Here's a copy of an e-mail I got from 888 Knives R Us, I thought some
of the content interesting, some humorous ( "..I do not collect knives.." (!))
and should be of interest to the PE crowd here. ( personally I'm for SE &
CE ) Enjoy!
Considering a new knife? If you are there is a great possibility that the knife you settle on may be offered in plain edge, partially serrated, or even fully serrated. Which version will you choose? Why does it matter?
As one of the owners of 888 Knives R Us, I could carry just about anything that I want, but I do not collect knives. I do have at least one knife on me at any time. I personally do not own any serrated knives, except some of those inexpensive steak knives that come in any cheap to moderately expensive kitchen set. I also own fine set of non serrated steak knives that I would not think of handing to anyone without first briefing them on how not to destroy the edge or cut themselves.
The job your new knife will do, your budget for the knife and the quality of the steel should be enough factors to help you select your edge type. I personally carry clip point knives, or modified clip point knives and they mostly cut straps and open boxes but can serve about any purpose. They are all very good steel that is properly heat treated such as Crucible 154CM or better. I keep them sharp. Since I choose knives with high grade steel I don't prefer serrations as I like the clean lines of a non-serrated knife. Also sharp steel cuts, teeth rip and tear, which can be very effecient for certain tasks.
That being said, there are reasons for serrations on a blade and should I change jobs or perhaps find my self doing a long job that required such cutting tasks that are more easily performed with serrations, I would choose an appropriately serrated knife. Firemen, fishermen, mechanics, EMT's and military and law enforcement personnel that find themselves cutting rope, line, seatbelts, hose and such will often find that serrations are very useful and perform these cutting tasks quickly, even if they haven't sharpened the serrations recently. Were I such a person, or should I end up doing a lot of any such cutting for any reason, I would probably choose a relatively inexpensive knife with a fully serrated blade, such as some by Cold Steel, and Spyderco and carry that in addition to my daily carry knife.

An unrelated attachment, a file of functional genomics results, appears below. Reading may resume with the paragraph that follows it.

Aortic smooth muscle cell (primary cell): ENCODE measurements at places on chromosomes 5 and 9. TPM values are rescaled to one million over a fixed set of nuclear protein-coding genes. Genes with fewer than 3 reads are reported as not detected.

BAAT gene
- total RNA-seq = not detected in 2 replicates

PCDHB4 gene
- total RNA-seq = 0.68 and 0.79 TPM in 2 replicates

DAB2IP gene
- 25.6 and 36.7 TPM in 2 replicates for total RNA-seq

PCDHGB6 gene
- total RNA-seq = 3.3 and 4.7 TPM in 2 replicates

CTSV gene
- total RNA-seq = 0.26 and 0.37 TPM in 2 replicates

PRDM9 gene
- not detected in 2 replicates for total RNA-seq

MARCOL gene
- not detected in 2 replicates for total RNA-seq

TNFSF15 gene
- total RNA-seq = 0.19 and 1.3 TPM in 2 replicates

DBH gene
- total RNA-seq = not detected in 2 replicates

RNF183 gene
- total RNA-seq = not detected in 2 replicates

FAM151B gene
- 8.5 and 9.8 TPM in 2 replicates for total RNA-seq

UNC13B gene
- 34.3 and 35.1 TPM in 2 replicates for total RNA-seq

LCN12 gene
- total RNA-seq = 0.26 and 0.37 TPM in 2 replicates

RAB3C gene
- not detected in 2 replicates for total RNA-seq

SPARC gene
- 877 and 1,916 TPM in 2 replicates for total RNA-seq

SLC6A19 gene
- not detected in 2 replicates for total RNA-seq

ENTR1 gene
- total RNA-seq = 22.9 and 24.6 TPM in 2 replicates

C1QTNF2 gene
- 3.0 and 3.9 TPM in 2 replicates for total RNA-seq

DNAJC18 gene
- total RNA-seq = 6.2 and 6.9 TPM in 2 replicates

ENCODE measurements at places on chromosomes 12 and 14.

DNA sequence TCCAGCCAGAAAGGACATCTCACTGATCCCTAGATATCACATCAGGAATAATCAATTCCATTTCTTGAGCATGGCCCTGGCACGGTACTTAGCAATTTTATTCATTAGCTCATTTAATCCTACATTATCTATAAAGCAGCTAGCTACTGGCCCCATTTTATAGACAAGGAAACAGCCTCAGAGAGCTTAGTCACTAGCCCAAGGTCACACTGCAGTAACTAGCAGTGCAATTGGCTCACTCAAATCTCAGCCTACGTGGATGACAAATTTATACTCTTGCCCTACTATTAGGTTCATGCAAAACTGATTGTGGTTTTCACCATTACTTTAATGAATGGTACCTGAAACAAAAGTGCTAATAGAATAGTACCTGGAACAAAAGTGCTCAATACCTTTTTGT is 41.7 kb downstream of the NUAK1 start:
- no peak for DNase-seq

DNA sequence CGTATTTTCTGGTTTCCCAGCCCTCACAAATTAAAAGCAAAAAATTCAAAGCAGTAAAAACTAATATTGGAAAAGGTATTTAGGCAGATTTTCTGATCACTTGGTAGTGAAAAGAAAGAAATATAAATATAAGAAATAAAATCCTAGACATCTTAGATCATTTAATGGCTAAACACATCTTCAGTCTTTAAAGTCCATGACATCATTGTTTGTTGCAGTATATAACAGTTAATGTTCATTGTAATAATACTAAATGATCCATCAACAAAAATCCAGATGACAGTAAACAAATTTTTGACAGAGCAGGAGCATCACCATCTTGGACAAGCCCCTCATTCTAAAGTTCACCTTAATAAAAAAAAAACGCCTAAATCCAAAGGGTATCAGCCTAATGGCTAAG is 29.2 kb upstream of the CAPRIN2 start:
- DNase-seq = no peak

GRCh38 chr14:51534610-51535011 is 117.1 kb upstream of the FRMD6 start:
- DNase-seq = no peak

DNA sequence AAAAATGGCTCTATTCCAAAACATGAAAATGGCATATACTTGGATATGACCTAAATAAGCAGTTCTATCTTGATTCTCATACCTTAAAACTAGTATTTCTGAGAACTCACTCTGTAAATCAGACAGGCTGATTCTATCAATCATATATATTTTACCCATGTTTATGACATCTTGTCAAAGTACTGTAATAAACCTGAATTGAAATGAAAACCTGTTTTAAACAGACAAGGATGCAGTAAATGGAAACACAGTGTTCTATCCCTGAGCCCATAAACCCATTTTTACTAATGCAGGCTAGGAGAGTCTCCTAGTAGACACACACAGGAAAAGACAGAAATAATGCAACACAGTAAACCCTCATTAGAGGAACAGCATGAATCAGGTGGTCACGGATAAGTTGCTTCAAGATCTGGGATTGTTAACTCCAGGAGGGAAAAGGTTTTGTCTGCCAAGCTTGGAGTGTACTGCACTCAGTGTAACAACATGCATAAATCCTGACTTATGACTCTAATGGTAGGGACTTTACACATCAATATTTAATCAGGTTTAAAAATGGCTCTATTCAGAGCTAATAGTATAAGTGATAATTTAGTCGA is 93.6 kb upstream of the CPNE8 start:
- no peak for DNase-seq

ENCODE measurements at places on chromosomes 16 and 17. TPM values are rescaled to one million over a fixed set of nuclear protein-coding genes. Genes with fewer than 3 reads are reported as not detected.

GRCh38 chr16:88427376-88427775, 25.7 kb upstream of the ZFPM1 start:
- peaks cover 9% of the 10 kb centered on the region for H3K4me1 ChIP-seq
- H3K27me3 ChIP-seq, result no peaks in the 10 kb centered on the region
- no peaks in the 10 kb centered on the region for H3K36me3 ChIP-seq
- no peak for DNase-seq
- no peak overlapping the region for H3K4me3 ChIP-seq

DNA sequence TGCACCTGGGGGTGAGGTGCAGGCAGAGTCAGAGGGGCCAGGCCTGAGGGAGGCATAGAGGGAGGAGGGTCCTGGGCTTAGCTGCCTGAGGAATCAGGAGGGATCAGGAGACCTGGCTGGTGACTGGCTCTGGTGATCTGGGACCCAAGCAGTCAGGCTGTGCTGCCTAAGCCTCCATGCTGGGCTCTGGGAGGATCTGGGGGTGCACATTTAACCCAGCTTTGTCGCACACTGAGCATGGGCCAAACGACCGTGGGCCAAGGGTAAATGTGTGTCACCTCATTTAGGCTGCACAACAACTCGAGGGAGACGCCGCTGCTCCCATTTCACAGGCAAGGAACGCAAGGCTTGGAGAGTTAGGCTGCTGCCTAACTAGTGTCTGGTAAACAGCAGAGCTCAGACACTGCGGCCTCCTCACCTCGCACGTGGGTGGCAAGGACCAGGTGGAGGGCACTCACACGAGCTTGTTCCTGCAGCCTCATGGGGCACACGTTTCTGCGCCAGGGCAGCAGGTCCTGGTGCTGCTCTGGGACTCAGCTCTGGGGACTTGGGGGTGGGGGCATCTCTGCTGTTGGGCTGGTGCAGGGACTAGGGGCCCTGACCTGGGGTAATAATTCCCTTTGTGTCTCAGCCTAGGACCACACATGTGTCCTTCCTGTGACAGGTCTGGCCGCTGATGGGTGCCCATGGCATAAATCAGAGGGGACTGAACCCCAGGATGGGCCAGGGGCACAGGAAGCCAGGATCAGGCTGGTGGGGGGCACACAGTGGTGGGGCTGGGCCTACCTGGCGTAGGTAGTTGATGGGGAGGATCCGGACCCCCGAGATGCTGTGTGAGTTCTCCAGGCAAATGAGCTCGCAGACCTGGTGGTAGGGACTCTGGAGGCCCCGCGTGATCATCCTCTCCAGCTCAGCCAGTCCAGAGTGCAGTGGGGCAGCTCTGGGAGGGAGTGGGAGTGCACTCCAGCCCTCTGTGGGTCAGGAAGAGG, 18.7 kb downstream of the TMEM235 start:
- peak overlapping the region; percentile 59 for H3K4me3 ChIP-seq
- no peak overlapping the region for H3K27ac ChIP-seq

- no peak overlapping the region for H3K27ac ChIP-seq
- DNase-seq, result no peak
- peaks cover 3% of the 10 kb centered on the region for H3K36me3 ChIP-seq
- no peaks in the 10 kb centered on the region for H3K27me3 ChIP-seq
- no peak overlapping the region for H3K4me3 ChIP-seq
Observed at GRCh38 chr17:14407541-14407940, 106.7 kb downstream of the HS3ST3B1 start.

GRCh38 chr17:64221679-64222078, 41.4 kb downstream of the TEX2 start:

Did you know that most knife manufacturers do not re-sharpen their own serrations? Even the ones that offer lifetime sharpening services. Sharpening a fully or partially serrated knife can be quite a task and it just depends on how you prefer to spend your time. If I had a inexpensive serrated knife that served me well for a year or two before the serrations needed sharpening I could always choose to give the knife to someone that didn't mind sharpening it and buy another instead of spending the time to sharpen it. We offer some tapered diamond coated rods that will sharpen serrations fairly quickly and effectively, but you do have to sharpen each scallop one a time, much like the fashion of sharpening a chainsaw. Some of the sharpening systems such as ones by Spyderco and Lansky also allow for the sharpening of most serration paterns. There are also a few knives with laser cut notches in the blade that allow the knife to cut similar to a serrated edge, but can be sharpened on a standard flat stone.
Whichever type of edge you prefer, you can find it at our store. We even offer custom serrations on many knives which we apply to the edge of models that are not offered with this option from their manufacturer.
If I didn't already plan on some spydies this month, this article make's
me want to go out and buy a sharpmaker!
All men dream, but not equally. Those who dream by night, in the dusty recesses of their minds, awake in the day to find that it was vanity. But the dreamers of the day are dangerous men, for they may act their dreams with open eyes to make it reality.